FDC Statement on the 2009 Spring Meetings of IMF-WB

“Living dead” is a popular term used to describe various movies on reanimated corpses or mindless, rotting human beings resurrected from the dead causing havoc and carnage to the general living public. Nothing is closer to this than the current condition of the International Monetary Fund (IMF) and the World Bank (WB) as they conduct their Spring Meetings this April 25-26 in Washington D.C.

We, in the Freedom from Debt Coalition (FDC) believe the attempt of these “zombie-like” international financial institutions (IFIs) with the blessings of the G20 to bring back to life whatever is left of its dead reputations is as dead as the discredited neoliberal economic paradigm. Their plan to fashion themselves as “redeemers” in the context of the current economic crisis is as horrendous as the reanimated dead creatures straight out of a badly written horror film.

Rotting Reputation, Dead Legitimacy

To begin with, the World Bank and the IMF have no legitimacy much more political and moral ascendancy to assume the role of “dashing white knights in shining armor” to save the people from the grueling economic crisis, which they helped create in the first place.

Lest we forget, these IFIs were responsible for introducing crippling neoliberal economic conditionalities to developing nations in exchange for loans which have only made their fragile economies vulnerable to chronic crises while burying them to more debts. Their culpability in the 1997 Asian financial crisis and subsequent economic conundrums such as those suffered by Mexico and Argentina rendered them dead to many developing nations that have increasingly shunned their loans and flawed development policies.

In the Philippines alone, our export-oriented development paradigm and trade liberalization, which they prescribed, are a disaster. It not only defeated key domestic industries, but produced massive unemployment and deindustrialization which in turn aggravated poverty.

Furthermore, the deregulation and privatization schemes these IFIs so promoted and triumphantly re-echoed by regional banks such as the Asian Development Bank (ADB) resorted to the free reign of the private sector to sensitive industries and public utilities. As a result, the Philippines has the second highest electricity rates in Asia while many of its communities are still without access to clean water.

Worse, the policies they prescribed such as the privatization of important public utilities saddled the country to more unnecessary if not illegitimate debts as it incurred numerous fraudulent contracts whether from unscrupulous independent power producers (IPPs) or from foreign-assisted water projects to supposedly meet the obligation and development targets of the said privatization scheme.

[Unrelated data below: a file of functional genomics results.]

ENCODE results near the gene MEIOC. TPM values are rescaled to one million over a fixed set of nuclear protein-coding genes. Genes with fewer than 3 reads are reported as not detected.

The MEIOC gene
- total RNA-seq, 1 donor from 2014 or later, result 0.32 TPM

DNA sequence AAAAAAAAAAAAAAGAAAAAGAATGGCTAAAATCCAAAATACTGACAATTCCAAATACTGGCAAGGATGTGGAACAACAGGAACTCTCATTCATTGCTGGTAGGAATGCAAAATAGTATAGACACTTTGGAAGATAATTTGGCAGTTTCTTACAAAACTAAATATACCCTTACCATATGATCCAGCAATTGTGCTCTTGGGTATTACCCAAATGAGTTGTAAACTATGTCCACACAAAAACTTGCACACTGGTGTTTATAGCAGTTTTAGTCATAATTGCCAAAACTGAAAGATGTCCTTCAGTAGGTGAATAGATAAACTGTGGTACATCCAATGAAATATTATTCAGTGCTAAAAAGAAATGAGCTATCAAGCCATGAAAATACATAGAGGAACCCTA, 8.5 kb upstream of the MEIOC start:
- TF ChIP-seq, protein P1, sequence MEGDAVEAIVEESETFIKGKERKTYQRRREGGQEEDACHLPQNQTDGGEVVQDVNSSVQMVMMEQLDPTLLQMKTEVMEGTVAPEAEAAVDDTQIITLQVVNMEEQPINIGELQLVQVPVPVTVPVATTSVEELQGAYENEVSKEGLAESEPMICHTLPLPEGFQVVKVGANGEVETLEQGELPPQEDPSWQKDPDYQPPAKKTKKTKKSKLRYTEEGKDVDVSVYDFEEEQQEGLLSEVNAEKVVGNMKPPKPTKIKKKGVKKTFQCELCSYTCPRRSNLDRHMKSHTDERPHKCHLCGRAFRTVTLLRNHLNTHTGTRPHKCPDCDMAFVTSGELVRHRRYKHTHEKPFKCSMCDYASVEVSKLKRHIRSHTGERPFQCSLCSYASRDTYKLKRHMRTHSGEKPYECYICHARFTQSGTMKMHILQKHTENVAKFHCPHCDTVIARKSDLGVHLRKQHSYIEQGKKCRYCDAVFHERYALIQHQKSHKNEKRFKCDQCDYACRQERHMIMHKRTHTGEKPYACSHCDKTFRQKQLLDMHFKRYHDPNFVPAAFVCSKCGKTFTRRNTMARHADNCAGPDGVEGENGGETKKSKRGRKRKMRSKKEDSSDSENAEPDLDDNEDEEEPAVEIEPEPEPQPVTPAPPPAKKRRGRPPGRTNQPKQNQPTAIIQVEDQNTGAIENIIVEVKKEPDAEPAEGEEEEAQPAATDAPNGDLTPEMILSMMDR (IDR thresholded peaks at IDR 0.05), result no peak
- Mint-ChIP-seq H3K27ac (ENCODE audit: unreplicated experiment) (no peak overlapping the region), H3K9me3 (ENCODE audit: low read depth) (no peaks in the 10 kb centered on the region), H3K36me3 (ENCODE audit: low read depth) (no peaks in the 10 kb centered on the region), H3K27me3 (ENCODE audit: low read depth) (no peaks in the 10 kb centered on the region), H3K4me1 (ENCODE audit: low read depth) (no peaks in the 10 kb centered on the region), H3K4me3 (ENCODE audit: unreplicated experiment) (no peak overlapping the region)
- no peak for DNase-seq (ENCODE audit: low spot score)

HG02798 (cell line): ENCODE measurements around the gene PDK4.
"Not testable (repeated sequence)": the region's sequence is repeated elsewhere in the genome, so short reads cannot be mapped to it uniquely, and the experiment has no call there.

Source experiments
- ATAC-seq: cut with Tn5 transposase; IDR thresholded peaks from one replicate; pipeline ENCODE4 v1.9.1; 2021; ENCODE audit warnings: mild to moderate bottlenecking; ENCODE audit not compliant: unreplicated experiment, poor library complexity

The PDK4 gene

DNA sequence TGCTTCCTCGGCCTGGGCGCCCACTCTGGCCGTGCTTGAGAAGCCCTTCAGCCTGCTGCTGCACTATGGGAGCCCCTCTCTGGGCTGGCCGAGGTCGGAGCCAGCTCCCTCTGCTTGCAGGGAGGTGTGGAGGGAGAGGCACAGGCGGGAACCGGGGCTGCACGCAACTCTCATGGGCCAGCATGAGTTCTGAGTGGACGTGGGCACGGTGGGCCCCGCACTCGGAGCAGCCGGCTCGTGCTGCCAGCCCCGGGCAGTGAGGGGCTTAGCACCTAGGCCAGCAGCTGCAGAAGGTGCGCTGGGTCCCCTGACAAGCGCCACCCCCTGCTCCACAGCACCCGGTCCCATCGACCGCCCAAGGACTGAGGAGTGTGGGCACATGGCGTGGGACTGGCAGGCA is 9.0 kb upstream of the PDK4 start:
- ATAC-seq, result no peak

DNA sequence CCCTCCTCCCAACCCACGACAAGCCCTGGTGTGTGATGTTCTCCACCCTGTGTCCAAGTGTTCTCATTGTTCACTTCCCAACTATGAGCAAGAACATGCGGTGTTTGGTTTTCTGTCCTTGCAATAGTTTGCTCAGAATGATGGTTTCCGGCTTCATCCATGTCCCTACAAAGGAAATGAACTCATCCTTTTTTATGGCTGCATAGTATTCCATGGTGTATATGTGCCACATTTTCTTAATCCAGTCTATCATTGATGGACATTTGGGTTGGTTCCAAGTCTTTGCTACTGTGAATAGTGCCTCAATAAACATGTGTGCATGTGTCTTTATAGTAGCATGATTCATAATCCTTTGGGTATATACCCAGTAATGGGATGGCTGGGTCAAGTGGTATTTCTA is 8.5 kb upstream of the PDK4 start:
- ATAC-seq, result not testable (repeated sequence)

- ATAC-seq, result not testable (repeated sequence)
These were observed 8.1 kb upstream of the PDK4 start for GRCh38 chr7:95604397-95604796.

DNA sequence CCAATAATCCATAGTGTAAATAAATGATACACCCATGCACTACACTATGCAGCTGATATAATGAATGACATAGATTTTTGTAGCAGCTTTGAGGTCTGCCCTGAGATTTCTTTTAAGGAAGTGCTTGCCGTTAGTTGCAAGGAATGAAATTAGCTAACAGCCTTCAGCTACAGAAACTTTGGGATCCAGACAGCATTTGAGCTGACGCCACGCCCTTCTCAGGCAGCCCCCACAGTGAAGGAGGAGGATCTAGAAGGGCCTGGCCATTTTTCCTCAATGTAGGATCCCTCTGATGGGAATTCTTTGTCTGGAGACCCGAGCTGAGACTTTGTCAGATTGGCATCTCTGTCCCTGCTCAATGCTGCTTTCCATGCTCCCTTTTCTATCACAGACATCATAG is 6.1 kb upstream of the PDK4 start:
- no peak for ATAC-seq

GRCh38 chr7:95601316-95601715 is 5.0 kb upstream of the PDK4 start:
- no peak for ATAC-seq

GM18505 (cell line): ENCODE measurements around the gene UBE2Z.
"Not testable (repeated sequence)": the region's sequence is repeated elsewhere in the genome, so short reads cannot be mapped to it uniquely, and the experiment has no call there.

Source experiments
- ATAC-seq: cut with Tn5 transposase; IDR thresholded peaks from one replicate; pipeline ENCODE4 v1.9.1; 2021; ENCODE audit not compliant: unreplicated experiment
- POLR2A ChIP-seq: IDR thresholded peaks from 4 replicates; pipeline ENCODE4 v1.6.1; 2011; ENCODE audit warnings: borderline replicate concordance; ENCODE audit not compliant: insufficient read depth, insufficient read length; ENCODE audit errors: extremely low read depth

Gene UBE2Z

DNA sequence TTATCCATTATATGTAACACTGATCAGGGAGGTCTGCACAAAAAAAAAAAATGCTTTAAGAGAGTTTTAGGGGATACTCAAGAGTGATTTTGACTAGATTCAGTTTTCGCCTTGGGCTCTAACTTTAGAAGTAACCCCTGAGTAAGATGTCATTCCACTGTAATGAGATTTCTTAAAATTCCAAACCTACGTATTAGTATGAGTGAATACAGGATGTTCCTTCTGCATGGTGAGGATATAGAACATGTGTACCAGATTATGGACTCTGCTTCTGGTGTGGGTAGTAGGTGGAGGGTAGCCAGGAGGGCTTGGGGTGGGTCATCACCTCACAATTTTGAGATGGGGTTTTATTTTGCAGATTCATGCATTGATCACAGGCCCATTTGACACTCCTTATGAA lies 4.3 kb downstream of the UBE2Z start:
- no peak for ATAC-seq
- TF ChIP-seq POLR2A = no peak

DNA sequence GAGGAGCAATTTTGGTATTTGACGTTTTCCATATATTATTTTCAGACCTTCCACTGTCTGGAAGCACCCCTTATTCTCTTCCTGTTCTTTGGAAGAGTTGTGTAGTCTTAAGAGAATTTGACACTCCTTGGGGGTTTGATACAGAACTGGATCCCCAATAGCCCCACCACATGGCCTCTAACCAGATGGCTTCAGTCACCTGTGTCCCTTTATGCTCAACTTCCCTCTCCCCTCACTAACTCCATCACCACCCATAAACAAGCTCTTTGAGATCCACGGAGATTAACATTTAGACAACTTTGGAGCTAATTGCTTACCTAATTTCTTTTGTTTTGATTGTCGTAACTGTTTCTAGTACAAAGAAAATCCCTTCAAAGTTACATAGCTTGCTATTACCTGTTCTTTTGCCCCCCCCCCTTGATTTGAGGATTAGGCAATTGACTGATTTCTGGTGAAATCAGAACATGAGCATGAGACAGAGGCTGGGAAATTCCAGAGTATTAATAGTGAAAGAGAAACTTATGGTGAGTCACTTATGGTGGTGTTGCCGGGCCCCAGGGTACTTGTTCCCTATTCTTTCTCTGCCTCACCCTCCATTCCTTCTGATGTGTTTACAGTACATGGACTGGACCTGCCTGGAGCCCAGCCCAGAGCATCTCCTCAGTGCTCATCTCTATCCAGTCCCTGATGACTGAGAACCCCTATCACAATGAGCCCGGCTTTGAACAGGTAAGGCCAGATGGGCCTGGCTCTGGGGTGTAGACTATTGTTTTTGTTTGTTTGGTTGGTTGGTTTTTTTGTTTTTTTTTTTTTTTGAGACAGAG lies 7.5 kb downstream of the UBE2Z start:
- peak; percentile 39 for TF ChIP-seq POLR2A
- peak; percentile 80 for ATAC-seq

Second, historically, the actions much more the policy recommendations of IFIs do not reflect the interest of the global majority and there are no signs they will do so in the immediate. South countries are still widely underrepresented with nominal voting rights while developed countries are extremely overrepresented in all governing bodies.

As such, we believe, resolutions to the crisis under IMF-WB will remain north-centric with the most powerful developed nations calling the shots.

A New Debt Crisis: A New Necropolis of the Poor

Lastly, any effort to solve the global economic crisis and/or to immediately bring relief to many developing nations with discredited IFIs such as the World Bank and the IMF playing central roles will inevitably create a new and profound debt crisis out of the already paralyzing economic debacle.

This is true especially of strong recommendations urging IFIs to relax procurement rules, environmental standards as well as other safeguards that could delay disbursements to developing nations to offset their growing financing shortfall as a result of the crisis but more importantly, to keep the global market liquid enough for the old international economic architecture to survive.

This is the drive behind World Bank president Robert Zoellick’s proposal to donors to commit 0.7 percent of their economic stimulus packages to a “vulnerability fund” as well as the IMF proposal to expand its powers such as the ability to issue bonds to supposedly help developing countries cope with the crisis. Clearly, this could usher a new era of irresponsible lending and loan-pushing—a new graveyard to the already debt-burdened developing nations.  

Unconditional Debt Cancellation, New Financing System

Obviously, the plan to resurrect the IMF and World Bank and package them as our “saviors” from the global economic crisis is a dead idea. We do not need “living dead solutions.” The central part of the problem cannot be part of the solution. What we need are new and bold recommendations that will free us from this recurring nightmare.

Thus, we demand:

1. The cancellation of all debt claims without conditionalities and respect for the sovereign right of countries to take unilateral action to stop payments or repudiate illegitimate debt claims as the best economic stimulus framework for developing nations.

2. The end of Multilateral Finance domination by the IMF, the World Bank Group and the regional banks and reparation for their responsibility in the current and past crises.

We also enjoin the global community to:

1. Comprehensively resolve the economic crisis by addressing it through more democratic and plural international bodies such as the United Nations as compared to the elitist G20 and;

2. Construct alternative, autonomous and democratic, regionally based financing for development institutions and mechanisms for the people of the south. -30-

FDC Chapters